A piece by Cemaliye Beysoylu and Nicasia Picciano
Since the end of the 1990s Kosovo received an excessive amount of international funds and assistance in building state institutions, establishing mechanisms of good governance and combatting corruption. Twenty years after the conflict, enduring international assistance and high level politics’ commitment could not save Europe’s youngest state to be overun by a rampant corruption.
A recent project, funded by the Kosovo Foundation for Open Society, analysing the way international and local efforts could be more efficient in the fight against corruption, has concluded that the fragmented nature of the international assistance is one of the major factors undermining its efforts’s effectiveness in this sector. Accordingly, there is an urgent need for a better coordinated donors’ action to avoid overlaps and channel international funds and assistance, where it is most needed.
Many of the key international actors having their premises in Pristina such as the European Union, the OSCE, the Council of Europe, the embassies, the UNDP, list combatting corruption and organized crime as their key priority. Primarily, the EU through its civilian mission EULEX and its enlargement framework, played a key role. EULEX retained executive functions, through its judges and prosecutors acting as an integral part of the Kosovo’s judiciary, until its downsizing in 2018.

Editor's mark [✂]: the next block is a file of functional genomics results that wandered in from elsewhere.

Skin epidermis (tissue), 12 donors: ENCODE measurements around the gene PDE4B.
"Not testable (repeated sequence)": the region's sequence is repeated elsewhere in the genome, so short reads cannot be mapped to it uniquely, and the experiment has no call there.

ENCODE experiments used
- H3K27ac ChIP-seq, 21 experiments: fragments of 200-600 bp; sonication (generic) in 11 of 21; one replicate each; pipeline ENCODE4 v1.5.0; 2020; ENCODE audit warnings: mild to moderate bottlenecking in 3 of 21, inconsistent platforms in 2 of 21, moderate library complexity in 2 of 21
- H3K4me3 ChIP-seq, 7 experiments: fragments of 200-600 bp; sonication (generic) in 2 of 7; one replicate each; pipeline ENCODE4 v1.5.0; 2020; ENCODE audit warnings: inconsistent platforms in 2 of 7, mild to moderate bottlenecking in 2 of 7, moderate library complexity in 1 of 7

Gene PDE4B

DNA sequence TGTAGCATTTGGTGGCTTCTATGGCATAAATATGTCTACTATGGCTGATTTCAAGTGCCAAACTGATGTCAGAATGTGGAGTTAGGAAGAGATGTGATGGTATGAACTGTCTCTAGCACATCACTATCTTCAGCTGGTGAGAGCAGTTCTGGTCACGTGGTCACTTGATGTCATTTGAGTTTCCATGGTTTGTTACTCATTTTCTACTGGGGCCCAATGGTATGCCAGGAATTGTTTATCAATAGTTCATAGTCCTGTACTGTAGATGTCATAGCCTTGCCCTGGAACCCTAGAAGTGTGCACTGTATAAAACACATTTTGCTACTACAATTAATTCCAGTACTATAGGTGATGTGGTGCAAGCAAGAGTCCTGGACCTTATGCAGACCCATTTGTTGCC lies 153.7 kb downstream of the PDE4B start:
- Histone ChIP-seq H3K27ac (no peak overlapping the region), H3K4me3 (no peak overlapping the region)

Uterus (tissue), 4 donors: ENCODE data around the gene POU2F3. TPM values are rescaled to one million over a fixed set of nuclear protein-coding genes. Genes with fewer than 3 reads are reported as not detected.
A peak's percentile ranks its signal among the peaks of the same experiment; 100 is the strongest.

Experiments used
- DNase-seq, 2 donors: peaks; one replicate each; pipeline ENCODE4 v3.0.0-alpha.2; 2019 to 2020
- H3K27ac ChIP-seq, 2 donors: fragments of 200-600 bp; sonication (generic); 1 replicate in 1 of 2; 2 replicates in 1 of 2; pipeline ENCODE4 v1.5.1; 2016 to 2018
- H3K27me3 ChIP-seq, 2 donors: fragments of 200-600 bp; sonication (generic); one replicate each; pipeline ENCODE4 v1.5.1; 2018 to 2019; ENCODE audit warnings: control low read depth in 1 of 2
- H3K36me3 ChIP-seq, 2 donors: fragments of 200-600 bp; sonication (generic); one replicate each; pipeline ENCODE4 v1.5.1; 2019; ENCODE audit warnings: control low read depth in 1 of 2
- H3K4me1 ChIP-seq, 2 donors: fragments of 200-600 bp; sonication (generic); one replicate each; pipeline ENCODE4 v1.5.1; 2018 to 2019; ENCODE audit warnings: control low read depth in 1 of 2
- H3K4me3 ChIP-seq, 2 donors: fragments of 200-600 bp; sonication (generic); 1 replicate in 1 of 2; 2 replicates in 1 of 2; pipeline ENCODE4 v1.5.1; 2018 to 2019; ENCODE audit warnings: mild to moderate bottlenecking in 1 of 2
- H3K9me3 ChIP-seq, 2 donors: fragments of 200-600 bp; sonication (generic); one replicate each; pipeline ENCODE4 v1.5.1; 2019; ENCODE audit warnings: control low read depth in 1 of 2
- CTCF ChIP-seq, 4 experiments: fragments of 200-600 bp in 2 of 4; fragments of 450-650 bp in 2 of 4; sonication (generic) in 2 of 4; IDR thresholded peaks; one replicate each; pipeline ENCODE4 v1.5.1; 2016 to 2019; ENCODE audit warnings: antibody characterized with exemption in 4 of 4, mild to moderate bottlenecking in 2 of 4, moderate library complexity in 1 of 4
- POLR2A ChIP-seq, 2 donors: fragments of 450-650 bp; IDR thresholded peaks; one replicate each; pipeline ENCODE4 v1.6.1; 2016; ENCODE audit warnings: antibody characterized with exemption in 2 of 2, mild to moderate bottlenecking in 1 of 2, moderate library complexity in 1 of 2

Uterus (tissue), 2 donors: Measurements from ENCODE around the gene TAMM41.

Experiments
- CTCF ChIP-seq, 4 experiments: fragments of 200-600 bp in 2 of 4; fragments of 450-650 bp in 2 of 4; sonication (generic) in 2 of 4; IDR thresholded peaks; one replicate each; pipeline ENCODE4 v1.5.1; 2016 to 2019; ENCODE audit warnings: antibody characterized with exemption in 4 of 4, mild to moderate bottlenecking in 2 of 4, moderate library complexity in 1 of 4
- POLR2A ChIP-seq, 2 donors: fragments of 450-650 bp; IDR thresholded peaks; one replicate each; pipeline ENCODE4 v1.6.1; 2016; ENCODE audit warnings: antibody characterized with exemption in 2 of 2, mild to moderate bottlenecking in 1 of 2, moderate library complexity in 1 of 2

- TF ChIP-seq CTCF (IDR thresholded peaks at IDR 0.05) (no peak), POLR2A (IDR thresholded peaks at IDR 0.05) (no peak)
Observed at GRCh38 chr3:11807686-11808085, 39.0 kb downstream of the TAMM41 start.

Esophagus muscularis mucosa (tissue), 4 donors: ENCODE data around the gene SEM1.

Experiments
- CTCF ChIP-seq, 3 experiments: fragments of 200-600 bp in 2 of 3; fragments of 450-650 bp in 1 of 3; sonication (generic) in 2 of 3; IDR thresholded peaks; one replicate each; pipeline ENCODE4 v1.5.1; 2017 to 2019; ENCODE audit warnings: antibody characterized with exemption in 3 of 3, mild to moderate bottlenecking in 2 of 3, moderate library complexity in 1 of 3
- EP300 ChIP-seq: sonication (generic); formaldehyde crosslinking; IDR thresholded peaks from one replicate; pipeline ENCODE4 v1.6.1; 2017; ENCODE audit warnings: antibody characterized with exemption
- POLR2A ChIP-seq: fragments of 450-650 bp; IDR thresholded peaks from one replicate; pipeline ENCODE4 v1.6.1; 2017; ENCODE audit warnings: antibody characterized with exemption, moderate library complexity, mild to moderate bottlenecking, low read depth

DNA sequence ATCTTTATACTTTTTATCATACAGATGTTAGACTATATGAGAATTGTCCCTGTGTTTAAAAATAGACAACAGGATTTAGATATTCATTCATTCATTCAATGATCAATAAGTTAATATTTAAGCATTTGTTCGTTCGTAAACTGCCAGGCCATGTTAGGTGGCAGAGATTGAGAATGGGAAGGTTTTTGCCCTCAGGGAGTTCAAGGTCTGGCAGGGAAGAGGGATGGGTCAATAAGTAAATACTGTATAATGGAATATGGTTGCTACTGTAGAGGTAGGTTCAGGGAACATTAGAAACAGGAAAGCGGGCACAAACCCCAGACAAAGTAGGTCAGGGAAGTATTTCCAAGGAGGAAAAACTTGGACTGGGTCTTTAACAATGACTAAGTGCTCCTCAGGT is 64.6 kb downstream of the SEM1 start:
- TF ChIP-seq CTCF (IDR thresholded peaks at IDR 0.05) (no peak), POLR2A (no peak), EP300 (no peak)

Other missions also play various roles such as assisting Kosovo institutions to draft legislation, providing training and investing in capacity-building programmes, monitoring judicial processes, offering mentoring services to local institutions. International funds are also supporting local civil society and think-tanks in their advocacy and mentoring efforts.
Over the years, some progress has been recorded under international support in strengthening legal instruments and building state institutions. Kosovo established a solid legal framework and a number of institutions to deter, detect and punish corruption. Also, it has enacted various new laws and regulations aligned to European and international standards.
Amongst many others, the new Criminal Code provides an overall upgrade and introduces the mandatory removal of public officials from office, if these are convicted of corruption; the Law on the extended powers of confiscation improves the legal framework for confiscating illegally owned assets; amendments to the Law on State Prosecutor increase the number of prosecutors in the State Prosecution Office and, the Law on the Protection of Whistle-Blowers improves the framework for their protection.
The international assistance has also been instrumental in supporting new public agencies (i.e., Anti-Corruption Agency), strengthening key institutions such as the police, prosecutors, courts and anti-corruption bodies and investing in human resources and capacity-building. Additionally, funds reached out to civil society, enabling them to develop monitoring programmes and campaigns to increase public awareness.
Despite good intentions and the abovementioned developments, progress is slow and unsatisfactory. Kosovo scored only 36 (0 is the most corrupt) and ranked 101 out of 198 countries and territories by Transparency International Corruption Perception Index in 2019, dropping three points lower since 2017. Corruption is still an ordinary part of daily life.
‘Even to get simple papers, like a birth certificate, you bribe someone’ says Visar Duriqi, investigative journalist at Insajderi, explaining the level of diffusion of petty corruption among the local populace. Besides that, the country suffers from high level political corruption.